What kind of convergence is understood with almost everywhere convergence?

I am studying Folland's text on measure theory and I am currently on section 2.4. In the beginning of this section he states

If $$\{f_n\}$$ is a sequence of complex-valued functions on a set $$X$$, the statement "$$f_n \rightarrow f$$ as $$n \rightarrow \infty$$" can be taken in many different sense, for example pointwise or uniform convergence. If $$X$$ is a measure space, one can also speak of a.e. convergence or convergence in $$L^1$$.

Before moving further with the text I wanted to clarify what he means by $$f_n \rightarrow f$$ a.e. I am familiar with the notion of almost-everywhere, but what kind of convergence is he referring to exactly? Is this pointwise convergence almost everywhere, uniform convergence almost everywhere? Something else entirely? It is possible he spoke about this earlier in the text but I could not find it.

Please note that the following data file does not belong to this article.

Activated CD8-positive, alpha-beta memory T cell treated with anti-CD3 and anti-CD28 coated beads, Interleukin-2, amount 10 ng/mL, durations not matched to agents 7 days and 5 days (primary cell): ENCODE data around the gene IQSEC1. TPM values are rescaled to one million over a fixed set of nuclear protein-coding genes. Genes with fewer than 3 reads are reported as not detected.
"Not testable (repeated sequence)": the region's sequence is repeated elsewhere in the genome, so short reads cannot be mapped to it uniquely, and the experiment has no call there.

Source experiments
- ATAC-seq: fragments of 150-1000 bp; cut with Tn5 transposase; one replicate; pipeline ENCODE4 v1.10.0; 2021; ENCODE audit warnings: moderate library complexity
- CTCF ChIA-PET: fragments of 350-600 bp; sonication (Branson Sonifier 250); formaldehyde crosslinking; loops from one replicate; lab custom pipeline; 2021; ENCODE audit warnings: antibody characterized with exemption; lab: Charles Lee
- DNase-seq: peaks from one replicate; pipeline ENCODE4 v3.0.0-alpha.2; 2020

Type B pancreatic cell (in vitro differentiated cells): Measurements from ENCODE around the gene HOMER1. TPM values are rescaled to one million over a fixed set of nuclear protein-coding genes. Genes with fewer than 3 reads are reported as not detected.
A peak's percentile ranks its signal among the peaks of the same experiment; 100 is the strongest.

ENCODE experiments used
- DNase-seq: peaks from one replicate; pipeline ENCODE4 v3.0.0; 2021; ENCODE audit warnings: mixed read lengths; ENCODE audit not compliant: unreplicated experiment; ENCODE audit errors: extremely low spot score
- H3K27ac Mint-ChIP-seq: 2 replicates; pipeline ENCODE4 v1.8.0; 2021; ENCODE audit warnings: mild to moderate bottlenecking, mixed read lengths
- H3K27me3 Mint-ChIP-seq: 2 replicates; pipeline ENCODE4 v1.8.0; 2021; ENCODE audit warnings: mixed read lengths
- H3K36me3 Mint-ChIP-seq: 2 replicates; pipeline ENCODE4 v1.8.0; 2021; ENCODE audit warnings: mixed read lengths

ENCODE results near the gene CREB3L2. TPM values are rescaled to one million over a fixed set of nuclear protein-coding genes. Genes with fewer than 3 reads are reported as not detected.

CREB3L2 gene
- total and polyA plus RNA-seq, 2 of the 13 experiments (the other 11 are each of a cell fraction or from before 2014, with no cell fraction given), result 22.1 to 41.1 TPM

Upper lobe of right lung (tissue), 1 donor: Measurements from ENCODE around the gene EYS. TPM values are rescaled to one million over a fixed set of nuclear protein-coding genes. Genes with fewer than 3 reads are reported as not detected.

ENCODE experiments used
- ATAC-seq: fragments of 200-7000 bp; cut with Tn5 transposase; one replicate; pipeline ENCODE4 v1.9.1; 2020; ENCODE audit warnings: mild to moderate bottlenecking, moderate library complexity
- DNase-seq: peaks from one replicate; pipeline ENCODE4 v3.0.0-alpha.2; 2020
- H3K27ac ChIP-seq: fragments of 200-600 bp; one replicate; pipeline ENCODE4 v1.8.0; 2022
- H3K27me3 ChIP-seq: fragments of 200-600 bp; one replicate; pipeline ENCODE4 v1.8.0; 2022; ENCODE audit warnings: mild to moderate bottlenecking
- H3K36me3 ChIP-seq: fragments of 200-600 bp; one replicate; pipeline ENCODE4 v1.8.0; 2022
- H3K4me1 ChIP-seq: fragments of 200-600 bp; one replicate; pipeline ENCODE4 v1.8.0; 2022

This passage is before he introduces convergence in measure, so it cannot be that. In fact, he has a corollary that if $$f_n \rightarrow f$$ in $$L^1$$, there is a subsequence $$\{f_{n_j}\}$$ such that $$f_{n_j} \rightarrow f$$ a.e., and follows this with a remark saying

If $$f_n \rightarrow f$$ a.e. it does not follow that $$f_n \rightarrow f$$ in measure.

• Pointwise convergence a.e., as you said.
– lcv
Mar 13 at 20:09

This means pointwise convergence a.e. So the set of points in the space, for which $$f_n$$ does not pointwise converge to $$f$$ has measure $$0$$.